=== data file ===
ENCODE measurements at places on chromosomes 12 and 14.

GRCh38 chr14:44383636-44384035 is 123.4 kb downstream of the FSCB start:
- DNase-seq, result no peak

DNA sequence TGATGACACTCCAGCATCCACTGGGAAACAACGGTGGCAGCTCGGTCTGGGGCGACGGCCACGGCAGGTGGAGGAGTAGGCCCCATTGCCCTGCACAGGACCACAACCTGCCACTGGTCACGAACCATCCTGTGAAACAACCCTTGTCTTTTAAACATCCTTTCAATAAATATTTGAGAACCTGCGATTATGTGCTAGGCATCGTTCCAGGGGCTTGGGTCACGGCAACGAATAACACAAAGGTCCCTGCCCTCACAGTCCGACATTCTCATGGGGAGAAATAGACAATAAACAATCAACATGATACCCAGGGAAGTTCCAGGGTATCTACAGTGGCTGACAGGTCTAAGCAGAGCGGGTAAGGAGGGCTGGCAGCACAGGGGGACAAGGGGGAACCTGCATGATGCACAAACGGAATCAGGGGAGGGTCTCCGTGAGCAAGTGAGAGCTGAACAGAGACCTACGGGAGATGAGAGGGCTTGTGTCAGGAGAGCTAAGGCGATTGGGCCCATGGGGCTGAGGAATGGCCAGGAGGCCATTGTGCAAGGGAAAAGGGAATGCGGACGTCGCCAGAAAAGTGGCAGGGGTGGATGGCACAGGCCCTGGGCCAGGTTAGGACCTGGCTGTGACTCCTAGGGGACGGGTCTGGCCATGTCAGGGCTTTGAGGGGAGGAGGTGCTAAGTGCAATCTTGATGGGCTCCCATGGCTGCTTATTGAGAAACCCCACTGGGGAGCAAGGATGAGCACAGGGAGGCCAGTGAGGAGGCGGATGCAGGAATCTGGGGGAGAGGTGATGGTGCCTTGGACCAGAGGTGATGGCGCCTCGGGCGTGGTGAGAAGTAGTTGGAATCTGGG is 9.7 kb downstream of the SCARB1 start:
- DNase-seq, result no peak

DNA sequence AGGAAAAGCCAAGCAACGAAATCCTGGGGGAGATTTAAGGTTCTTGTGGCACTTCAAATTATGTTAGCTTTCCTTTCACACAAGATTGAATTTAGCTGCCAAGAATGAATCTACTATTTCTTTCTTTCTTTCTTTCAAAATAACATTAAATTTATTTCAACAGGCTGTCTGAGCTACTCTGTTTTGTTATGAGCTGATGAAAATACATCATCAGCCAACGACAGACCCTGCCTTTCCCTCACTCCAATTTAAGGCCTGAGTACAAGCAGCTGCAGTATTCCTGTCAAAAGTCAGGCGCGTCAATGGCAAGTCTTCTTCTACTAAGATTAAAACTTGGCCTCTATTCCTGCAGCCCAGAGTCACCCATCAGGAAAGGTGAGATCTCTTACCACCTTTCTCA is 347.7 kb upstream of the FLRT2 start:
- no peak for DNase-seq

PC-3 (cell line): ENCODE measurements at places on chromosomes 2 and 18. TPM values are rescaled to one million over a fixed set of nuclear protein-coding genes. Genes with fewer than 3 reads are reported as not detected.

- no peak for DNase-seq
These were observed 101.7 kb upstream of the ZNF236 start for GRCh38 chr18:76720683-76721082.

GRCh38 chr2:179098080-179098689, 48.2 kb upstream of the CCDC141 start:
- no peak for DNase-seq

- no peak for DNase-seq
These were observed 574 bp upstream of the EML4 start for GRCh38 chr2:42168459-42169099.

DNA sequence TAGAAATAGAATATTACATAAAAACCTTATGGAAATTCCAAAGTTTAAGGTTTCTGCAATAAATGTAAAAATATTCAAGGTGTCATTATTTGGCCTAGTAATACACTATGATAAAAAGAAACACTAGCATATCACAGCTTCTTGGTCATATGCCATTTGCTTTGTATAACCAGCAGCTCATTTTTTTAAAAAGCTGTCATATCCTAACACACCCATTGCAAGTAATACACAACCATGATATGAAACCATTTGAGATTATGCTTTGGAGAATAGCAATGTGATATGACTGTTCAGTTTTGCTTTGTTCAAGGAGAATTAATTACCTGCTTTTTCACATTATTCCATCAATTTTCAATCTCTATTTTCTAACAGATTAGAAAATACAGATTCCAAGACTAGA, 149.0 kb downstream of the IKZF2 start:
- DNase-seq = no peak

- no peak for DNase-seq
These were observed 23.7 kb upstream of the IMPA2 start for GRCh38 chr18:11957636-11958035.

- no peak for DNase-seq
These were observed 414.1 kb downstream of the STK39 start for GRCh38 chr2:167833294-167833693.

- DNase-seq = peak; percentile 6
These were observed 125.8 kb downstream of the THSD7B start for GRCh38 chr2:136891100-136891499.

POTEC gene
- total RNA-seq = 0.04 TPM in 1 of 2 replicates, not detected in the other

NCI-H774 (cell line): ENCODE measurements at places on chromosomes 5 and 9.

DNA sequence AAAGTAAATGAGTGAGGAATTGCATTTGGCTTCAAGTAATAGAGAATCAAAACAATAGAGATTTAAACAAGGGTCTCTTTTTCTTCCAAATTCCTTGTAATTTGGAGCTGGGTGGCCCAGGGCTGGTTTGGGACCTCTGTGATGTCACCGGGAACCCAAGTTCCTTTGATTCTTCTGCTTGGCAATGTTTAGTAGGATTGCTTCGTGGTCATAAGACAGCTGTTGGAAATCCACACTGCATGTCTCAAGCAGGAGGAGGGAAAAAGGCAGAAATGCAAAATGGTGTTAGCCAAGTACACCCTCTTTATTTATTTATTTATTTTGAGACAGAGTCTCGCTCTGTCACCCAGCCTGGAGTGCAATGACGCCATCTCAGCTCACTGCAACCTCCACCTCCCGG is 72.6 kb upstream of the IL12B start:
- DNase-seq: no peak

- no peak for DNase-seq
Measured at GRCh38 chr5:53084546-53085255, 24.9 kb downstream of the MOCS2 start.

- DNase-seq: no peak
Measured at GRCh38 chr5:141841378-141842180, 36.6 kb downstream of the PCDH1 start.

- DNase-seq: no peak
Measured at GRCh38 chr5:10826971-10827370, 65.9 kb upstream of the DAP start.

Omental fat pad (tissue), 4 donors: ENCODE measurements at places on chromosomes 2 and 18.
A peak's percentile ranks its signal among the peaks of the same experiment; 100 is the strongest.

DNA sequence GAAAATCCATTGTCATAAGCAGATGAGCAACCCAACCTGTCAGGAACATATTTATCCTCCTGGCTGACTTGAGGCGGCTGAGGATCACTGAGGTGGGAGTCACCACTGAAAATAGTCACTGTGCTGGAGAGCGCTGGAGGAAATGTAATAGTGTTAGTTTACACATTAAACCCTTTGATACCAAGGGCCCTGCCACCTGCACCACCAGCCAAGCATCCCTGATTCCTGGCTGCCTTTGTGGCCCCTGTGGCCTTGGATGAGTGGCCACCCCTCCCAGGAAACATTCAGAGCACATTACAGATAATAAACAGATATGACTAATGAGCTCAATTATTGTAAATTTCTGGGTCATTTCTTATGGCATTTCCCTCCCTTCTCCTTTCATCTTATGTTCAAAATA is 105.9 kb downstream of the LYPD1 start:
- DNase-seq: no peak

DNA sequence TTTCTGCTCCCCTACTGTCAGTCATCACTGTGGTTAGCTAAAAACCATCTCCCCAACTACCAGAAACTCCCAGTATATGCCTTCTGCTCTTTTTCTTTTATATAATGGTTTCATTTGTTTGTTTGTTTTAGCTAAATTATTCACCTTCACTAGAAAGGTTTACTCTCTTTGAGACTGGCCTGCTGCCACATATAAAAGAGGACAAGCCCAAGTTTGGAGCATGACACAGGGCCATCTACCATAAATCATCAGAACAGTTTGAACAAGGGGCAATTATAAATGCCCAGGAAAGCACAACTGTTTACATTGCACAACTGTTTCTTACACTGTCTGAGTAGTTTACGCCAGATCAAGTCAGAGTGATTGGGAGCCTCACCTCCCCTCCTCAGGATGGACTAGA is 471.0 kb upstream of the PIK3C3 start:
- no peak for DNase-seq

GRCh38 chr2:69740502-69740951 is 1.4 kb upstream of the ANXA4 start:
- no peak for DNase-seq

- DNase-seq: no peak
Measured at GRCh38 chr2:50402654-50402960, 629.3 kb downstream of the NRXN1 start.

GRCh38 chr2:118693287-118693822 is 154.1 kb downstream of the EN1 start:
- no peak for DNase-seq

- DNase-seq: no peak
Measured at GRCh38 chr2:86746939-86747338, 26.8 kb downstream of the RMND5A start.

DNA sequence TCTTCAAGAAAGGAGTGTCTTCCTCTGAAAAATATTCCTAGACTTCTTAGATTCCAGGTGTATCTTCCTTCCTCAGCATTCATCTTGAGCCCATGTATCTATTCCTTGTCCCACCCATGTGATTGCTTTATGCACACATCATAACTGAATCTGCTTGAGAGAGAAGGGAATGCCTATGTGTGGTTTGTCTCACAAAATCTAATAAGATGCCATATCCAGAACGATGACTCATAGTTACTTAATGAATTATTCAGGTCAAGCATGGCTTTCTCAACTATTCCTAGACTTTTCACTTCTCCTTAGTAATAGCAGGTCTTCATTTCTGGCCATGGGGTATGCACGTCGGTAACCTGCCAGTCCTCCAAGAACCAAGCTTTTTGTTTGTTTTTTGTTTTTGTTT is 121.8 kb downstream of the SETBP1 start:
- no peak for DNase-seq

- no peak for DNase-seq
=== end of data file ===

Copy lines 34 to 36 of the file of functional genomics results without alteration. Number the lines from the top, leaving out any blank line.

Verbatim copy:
Omental fat pad (tissue), 4 donors: ENCODE measurements at places on chromosomes 2 and 18.
A peak's percentile ranks its signal among the peaks of the same experiment; 100 is the strongest.

DNA sequence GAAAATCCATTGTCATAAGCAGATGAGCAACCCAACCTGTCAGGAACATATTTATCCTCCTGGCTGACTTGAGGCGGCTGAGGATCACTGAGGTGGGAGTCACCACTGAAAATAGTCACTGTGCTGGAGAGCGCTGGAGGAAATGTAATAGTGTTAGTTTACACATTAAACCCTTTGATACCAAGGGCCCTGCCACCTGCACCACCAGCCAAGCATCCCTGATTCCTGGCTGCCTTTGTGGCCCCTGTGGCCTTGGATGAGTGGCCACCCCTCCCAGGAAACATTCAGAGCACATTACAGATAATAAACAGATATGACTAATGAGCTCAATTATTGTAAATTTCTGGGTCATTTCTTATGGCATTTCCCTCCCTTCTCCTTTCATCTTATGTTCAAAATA is 105.9 kb downstream of the LYPD1 start: